Al Schacht played in the majors for three years, but was better known as "The Clown Prince of Baseball".
On this Veterans' Day, we would like to thank all current and former members of the military for their service, especially those who are part of the wgom.
As soon as I saw that catching equipment again...
Jim Whitney (1857)
Cy Morgan (1878)
Del Gainer (1886)
Chick Fewster (1895)
Jimmie Dykes (1896)
Birdie Tebbetts (1912)
Johnny Lipon (1922)
Cal Ermer (1923)
Gene Conley (1930)
Norm Cash (1934)
Mike Vail (1951)
Larry Christenson (1953)
Larry Parrish (1953)
Paul Thormodsgard (1953)
Bob Stanley (1954)
Jack Clark (1955)
Keith Lockhart (1964)
Kenny Rogers (1964)
Butch Huskey (1971)
Shawn Green (1972)
Brian Dinkelman (1983)
Matt Magill (1989)
Got our first snow here which isn't going to do much accept screw up traffic this morning and then disappear. Fine, let's get this winter thing over with...
MINNESOTA 3, NEW YORK 2 IN NEW YORK (GAME 2 OF DOUBLEHEADER)
Date: Sunday, May 25.
Batting stars: Harmon Killebrew was 3-for-4 with a double and a walk. Charlie Manuel was 2-for-3 with a home run (his second) and a walk. Rod Carew was 2-for-3 with a double, two walks, and a stolen base (his ninth).
Pitching star: Dick Woodson struck out nine in eight innings, giving up one run on four hits and two walks.
Opposition stars: Stan Bahnsen struck out six in 5.2 innings, giving up two runs on five hits and five walks. Johnny Ellis was 1-for-1 with two RBIs.
The game: The Yankees put men on first and second in the third but did not score. In the fourth, the Twins loaded the bases with one out as Carew walked, Killebrew doubled, and Manuel was intentionally walked. They only scored one, as Leo Cardenas hit a fielders' choice and Cesar Tovar grounded out. Still, it was a 1-0 Minnesota lead.
The Twins again loaded the bases in the fifth, this time with two out. Woodson hit a one-out single, Carew had a two-out double, and Tony Oliva was intentionally walked. Killebrew flied out, however, and the Twins did not score.
The Twins got another run in the sixth, but again missed a bigger chance. Manuel led off with a home run. Tovar doubled, Johnny Roseboro was intentionally walked, and the two pulled off a double steal of second and third with one out. It went for naught, however, as Woodson struck out and Ted Uhlaender lined to center. Still, the score was now 2-0.
The Twins added a run in the seventh. Carew led off with a single and Oliva bunted him to second. New York elected to pitch to Killebrew, and he delivered an RBI single to make the score 3-0.
The Yankees got back into it in the ninth. Jerry Kenney led off with a walk, which resulted in Woodson being pulled in favor of Ron Perranoski. He walked Bobby Murcer, and a ground out put men on second and third. Ellis pinch-hit for Jimmie Hall and brought them both home with a single to make it 3-2. Perranoski came back to strike out Frank Fernandez and get Tom Tresh on a grounder to end the game.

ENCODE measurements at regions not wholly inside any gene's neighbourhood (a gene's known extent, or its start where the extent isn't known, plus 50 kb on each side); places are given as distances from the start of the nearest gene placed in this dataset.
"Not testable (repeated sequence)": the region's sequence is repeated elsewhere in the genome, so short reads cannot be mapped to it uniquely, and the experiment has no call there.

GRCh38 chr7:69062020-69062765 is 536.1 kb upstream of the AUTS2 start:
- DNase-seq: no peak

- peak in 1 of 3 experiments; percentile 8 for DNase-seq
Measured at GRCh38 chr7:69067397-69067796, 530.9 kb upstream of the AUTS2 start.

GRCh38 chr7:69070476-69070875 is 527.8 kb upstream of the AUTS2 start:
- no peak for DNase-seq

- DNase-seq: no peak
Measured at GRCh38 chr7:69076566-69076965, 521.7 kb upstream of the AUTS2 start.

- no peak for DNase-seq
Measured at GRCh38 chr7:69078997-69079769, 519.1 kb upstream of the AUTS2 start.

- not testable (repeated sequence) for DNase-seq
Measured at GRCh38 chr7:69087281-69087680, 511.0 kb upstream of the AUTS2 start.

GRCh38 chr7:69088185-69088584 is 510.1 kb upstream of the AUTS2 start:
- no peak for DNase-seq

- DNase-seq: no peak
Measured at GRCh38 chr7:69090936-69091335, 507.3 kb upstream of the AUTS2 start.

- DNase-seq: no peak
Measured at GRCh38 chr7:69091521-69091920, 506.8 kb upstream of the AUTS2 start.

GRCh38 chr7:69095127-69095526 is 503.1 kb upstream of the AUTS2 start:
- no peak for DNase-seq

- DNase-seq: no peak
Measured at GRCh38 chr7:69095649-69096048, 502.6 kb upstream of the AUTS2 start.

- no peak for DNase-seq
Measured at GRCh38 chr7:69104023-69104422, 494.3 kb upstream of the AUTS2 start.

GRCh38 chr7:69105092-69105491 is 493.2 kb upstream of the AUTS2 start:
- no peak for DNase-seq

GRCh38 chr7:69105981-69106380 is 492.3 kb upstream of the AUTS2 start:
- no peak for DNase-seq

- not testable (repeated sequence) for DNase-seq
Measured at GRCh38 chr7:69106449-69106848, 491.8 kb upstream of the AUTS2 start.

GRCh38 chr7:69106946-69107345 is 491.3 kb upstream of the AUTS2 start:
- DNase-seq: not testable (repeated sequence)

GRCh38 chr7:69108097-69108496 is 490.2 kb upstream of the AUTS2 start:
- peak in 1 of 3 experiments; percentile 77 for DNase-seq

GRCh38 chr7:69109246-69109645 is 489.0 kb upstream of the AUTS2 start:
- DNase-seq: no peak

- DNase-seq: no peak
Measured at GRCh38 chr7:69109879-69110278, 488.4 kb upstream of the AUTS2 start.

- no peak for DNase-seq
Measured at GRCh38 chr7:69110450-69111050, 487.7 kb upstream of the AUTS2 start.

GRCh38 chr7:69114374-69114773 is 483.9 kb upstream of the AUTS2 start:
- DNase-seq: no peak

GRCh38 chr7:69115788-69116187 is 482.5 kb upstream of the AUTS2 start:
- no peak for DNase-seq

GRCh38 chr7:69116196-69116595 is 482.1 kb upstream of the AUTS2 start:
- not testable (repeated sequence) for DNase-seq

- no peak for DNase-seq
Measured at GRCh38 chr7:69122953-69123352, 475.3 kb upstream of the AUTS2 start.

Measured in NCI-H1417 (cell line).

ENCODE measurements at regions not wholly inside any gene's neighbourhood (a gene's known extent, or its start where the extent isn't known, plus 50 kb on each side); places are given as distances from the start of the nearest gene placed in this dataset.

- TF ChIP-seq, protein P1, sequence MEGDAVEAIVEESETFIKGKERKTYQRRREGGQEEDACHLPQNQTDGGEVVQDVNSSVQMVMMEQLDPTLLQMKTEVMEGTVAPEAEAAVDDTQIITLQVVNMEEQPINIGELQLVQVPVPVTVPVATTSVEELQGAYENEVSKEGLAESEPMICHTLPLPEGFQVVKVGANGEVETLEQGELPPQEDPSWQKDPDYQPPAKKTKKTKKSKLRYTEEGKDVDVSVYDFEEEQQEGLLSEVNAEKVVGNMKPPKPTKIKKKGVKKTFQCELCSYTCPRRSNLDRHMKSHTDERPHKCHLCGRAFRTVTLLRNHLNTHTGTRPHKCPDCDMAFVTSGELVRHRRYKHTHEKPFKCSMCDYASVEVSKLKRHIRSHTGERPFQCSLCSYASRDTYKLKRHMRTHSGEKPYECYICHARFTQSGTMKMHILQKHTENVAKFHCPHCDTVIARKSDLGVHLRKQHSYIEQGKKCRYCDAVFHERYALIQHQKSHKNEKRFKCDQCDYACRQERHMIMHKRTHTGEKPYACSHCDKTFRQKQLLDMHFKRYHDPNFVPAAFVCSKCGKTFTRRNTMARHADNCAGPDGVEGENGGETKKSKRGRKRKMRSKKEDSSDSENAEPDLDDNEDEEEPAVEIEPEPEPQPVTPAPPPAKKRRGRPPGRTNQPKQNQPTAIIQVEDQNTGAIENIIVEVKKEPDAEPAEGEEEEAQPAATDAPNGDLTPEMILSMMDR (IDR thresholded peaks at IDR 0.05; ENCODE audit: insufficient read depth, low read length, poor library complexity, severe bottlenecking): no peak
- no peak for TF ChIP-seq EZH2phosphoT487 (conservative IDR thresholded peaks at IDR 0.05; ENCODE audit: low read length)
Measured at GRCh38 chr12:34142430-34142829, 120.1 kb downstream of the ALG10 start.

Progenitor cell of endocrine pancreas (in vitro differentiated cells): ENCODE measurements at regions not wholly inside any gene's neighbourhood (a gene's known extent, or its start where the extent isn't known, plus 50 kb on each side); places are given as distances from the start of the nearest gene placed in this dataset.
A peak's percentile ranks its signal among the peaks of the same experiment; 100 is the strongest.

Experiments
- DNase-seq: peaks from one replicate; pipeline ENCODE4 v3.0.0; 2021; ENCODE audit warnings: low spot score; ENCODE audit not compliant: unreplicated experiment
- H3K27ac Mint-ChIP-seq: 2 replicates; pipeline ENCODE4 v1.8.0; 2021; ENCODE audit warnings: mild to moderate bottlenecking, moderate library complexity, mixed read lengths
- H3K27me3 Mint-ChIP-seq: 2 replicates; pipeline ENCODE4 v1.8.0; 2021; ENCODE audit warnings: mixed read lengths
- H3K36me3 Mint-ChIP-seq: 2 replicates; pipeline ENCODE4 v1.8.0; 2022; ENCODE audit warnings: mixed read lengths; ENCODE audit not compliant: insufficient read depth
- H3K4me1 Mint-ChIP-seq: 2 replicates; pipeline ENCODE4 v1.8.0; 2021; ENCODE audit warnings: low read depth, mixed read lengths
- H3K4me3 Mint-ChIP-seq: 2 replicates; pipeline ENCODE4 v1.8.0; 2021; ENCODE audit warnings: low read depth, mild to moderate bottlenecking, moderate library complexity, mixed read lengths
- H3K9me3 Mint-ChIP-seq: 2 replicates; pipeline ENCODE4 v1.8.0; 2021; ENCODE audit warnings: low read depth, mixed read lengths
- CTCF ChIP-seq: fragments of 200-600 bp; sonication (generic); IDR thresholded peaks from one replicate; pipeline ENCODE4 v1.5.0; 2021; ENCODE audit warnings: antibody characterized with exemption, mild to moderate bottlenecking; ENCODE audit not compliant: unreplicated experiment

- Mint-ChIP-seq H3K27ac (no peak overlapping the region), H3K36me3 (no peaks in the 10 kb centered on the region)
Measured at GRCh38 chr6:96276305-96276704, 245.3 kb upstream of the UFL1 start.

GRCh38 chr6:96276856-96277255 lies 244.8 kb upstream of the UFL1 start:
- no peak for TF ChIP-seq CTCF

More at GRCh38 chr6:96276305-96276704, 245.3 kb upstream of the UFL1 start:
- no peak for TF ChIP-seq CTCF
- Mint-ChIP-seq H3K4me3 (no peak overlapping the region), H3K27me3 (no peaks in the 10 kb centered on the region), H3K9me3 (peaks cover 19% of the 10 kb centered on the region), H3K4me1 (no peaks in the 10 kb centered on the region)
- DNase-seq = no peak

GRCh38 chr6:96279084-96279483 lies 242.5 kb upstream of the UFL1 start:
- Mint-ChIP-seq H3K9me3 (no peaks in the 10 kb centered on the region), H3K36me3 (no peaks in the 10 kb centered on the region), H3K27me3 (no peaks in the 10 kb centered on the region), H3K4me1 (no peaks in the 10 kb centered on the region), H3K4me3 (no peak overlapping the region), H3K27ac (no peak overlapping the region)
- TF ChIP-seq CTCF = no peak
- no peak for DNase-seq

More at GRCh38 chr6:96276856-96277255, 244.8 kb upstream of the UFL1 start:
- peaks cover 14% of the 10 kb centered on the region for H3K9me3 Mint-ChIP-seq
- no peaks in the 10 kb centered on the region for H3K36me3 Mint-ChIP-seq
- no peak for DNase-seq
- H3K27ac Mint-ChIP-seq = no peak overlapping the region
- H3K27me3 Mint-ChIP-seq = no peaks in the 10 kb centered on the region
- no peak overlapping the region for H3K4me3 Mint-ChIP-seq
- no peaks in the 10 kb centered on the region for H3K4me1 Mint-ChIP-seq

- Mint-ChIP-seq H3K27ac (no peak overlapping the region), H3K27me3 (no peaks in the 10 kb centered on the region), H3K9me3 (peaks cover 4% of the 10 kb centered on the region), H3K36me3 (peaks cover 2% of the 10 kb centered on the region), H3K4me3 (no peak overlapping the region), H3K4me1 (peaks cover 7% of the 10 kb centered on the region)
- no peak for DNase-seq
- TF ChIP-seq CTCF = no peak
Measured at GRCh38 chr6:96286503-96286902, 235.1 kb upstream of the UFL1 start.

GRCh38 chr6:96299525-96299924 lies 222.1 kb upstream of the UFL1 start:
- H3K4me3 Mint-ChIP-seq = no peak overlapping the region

WP: Woodson (2-1). LP: Bahnsen (1-7). S: Perranoski (9).
Notes: Tovar again played third base. He moved to left in the seventh, replacing Manuel, with Frank Quilici coming in to play third.
Woodson made only ten starts in 1969, coming out of the bullpen thirty-four times. By game scores, this was his best so far and would be his second-best of the season. It was topped only by a complete game he would pitch on June 19 against California. His fifth-inning single was one of only two hits (in twenty-seven at-bats) that he would have in 1969.
Carew was now batting .391. Manuel was now hitting .347. Woodson's ERA was now 2.85.
Killebrew had been in something of a batting slump. From an average of .316 on May 4, he was down to .259 prior to this game. He did not take a prolonged 0-for, but this was only his second multi-hit game since May 7. Killer's calling card was power, of course, not batting average, but he had not hit for much power, either. He had hit only one home run since May 9 and his double here was only his third in that span.
The Twins won three of four from the Yankees despite scoring just eight runs. They out-scored New York by eight to seven in the series. They had scored just eighteen runs in their last ten games but managed to win four of them.
Record: The Twins were 23-16, in first place in the American League West, 1.5 games ahead of Oakland.
George Wood (1858)
Harvey Hendrick (1897)
Johnny Gooch (1897)
Jerry Priddy (1919)
Bob Wren (1920)
Bill Bruton (1925)
Whitey Herzog (1931)
Bob Gibson (1935)
Jim Riggleman (1952)
Teddy Higuera (1958)
Dion James (1962)
Chad Ogea (1970)
Adam Dunn (1979)
Chuck James (1981)
Joel Zumaya (1984)
Bob Wren was the head coach of Ohio University from 1949-1972.
Jim Riggleman has managed San Diego, the Cubs, Seattle, and Washington.